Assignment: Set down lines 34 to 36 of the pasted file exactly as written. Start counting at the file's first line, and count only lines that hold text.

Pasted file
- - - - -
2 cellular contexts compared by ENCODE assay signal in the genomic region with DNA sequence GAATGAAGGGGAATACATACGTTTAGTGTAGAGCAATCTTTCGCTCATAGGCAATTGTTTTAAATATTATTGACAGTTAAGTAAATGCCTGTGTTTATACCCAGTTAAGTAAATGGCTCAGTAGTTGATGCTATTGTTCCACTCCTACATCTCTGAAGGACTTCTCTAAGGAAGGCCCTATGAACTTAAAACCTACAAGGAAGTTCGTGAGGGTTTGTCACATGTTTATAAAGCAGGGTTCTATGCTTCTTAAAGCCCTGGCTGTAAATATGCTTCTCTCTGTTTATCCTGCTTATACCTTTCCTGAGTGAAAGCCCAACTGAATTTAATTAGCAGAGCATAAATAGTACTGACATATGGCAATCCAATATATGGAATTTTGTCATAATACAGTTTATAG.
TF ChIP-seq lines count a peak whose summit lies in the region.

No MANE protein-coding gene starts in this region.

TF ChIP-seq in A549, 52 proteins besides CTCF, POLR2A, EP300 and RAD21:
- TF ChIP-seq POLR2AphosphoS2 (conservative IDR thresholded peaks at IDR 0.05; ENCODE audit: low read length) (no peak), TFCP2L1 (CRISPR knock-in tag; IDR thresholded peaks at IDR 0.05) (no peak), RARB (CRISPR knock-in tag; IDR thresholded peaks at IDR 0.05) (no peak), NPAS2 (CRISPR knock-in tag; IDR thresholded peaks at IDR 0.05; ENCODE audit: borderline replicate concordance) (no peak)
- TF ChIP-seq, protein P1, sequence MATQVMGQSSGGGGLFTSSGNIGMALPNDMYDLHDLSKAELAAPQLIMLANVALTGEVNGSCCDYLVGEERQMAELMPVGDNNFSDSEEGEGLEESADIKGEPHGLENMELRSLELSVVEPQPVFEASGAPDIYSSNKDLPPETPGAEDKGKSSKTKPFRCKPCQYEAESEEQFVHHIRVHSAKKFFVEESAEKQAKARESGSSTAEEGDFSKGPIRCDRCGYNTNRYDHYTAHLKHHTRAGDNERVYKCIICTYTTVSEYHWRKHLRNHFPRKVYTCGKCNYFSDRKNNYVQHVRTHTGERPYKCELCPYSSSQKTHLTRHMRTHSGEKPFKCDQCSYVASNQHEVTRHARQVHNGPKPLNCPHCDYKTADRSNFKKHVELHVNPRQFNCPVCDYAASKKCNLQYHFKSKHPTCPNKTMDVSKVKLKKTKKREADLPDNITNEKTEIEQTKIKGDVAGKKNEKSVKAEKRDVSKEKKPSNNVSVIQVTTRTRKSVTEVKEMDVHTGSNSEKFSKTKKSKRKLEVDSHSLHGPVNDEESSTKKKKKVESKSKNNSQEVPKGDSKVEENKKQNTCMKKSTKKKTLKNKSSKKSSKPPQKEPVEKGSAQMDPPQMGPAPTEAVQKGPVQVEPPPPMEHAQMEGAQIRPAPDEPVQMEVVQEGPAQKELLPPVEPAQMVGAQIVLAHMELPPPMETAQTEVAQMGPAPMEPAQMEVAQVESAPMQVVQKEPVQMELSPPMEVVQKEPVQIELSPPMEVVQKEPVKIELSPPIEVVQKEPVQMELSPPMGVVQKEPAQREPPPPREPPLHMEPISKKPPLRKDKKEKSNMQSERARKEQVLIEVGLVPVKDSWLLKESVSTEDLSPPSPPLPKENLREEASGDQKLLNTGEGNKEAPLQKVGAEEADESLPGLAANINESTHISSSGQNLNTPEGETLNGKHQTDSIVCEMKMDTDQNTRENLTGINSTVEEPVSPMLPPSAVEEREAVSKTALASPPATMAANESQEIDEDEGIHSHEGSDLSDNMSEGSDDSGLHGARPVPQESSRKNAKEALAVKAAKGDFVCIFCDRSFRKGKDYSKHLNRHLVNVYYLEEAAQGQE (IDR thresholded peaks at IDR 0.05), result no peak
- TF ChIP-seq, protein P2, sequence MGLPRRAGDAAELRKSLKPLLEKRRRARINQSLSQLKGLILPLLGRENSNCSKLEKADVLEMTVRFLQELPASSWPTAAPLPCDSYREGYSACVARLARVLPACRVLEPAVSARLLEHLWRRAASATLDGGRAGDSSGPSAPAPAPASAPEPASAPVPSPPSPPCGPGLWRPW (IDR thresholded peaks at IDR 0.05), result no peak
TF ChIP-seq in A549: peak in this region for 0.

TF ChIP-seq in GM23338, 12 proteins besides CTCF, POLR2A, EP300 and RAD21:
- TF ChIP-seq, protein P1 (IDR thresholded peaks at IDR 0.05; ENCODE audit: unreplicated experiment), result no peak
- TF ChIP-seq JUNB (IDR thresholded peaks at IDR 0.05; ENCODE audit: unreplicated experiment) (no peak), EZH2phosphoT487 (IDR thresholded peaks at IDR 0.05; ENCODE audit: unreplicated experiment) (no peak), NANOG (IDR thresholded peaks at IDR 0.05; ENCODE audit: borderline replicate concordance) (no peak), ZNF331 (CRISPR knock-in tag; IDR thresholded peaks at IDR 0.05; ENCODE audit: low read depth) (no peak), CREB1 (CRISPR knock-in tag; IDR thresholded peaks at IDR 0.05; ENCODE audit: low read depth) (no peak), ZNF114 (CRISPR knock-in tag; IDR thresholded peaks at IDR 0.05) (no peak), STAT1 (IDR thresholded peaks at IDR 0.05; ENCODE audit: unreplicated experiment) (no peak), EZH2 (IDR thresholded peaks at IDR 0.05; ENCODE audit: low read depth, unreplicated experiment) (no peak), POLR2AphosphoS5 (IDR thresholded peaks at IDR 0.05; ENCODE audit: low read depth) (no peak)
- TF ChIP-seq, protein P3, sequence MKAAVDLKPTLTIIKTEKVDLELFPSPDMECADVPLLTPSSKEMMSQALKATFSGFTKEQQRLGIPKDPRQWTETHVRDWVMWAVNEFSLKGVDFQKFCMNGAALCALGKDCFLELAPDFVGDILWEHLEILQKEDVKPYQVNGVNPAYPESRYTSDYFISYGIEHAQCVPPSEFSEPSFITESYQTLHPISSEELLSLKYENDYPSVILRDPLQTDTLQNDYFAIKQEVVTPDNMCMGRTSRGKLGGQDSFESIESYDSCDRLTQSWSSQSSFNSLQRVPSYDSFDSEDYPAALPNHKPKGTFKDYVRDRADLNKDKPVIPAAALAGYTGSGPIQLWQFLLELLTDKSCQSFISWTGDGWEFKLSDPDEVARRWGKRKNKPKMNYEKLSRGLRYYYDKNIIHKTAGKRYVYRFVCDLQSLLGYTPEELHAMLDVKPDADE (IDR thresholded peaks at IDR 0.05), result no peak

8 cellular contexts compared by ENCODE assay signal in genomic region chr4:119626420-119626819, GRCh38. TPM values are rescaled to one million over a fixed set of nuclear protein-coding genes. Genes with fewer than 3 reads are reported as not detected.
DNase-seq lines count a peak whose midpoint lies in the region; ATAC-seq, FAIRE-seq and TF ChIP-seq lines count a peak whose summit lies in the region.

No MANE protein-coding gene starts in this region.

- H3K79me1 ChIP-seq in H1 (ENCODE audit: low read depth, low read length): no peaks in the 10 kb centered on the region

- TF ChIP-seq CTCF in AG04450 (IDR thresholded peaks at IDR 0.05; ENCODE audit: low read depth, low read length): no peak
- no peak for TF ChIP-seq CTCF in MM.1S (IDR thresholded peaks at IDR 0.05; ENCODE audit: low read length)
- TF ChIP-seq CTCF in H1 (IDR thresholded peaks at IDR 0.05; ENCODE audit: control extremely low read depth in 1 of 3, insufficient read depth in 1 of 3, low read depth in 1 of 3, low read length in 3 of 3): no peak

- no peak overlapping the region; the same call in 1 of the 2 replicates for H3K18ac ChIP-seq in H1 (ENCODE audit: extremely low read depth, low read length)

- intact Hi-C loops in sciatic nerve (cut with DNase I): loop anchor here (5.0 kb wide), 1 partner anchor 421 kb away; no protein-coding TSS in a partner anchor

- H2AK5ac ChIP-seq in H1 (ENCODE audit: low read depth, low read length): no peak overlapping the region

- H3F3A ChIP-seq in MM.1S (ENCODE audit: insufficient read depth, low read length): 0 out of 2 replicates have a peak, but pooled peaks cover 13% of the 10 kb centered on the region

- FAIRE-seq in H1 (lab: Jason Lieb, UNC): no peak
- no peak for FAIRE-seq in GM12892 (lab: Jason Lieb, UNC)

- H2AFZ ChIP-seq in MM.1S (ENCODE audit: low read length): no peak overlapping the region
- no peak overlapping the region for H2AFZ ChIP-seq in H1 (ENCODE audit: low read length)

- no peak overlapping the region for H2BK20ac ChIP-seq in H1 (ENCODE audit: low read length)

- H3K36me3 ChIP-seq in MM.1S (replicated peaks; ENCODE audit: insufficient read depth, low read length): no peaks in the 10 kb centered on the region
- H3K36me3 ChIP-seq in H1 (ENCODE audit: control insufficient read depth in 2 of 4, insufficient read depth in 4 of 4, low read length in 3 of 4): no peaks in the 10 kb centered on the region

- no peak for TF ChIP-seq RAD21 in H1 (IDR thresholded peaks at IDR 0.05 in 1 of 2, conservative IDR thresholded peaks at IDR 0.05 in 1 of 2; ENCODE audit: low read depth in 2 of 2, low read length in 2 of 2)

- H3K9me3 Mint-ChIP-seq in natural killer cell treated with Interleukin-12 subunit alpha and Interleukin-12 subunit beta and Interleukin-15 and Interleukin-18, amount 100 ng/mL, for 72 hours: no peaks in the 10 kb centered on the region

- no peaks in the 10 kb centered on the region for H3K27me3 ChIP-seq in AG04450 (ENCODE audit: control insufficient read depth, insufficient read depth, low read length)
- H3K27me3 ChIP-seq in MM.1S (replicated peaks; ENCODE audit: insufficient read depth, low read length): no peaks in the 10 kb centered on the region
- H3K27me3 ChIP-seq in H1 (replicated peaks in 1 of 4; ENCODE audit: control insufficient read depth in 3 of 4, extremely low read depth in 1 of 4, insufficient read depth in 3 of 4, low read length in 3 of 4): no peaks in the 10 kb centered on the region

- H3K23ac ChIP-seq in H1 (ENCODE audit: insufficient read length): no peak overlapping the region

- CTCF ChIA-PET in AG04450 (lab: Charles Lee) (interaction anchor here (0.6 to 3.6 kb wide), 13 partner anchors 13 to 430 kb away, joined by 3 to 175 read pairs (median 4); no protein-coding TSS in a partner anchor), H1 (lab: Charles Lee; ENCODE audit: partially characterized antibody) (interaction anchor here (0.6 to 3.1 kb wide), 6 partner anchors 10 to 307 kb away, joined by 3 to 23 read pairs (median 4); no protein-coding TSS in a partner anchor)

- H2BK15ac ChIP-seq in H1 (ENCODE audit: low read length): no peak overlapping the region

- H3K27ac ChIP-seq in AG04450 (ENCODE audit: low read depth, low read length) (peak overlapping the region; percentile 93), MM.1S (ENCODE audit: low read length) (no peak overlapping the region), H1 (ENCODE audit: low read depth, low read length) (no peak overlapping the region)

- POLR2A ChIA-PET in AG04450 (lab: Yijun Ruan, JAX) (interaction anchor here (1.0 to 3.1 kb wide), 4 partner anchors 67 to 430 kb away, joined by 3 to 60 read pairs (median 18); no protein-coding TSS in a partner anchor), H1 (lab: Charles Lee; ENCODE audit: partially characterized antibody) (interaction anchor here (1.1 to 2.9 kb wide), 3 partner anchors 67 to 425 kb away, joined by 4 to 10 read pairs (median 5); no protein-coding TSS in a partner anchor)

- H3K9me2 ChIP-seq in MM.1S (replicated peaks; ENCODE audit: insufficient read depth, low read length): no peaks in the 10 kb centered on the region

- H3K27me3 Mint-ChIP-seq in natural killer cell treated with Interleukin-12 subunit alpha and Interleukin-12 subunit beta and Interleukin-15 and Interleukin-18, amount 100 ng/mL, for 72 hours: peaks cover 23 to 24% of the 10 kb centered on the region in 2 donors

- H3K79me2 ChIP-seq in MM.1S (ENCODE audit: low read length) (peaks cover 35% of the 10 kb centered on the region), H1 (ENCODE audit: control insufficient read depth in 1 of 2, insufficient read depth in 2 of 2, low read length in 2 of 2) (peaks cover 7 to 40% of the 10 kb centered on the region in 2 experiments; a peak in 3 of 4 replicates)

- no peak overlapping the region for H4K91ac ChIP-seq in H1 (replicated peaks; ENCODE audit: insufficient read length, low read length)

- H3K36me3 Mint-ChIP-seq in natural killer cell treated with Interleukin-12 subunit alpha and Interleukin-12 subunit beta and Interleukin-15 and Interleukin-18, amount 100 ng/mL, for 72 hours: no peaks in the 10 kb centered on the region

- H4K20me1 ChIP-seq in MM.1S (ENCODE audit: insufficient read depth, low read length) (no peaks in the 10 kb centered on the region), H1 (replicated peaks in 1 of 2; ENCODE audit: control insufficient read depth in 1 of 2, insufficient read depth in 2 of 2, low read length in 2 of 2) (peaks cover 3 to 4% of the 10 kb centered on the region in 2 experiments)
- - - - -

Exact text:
- H3K27me3 ChIP-seq in MM.1S (replicated peaks; ENCODE audit: insufficient read depth, low read length): no peaks in the 10 kb centered on the region
- H3K27me3 ChIP-seq in H1 (replicated peaks in 1 of 4; ENCODE audit: control insufficient read depth in 3 of 4, extremely low read depth in 1 of 4, insufficient read depth in 3 of 4, low read length in 3 of 4): no peaks in the 10 kb centered on the region

- H3K23ac ChIP-seq in H1 (ENCODE audit: insufficient read length): no peak overlapping the region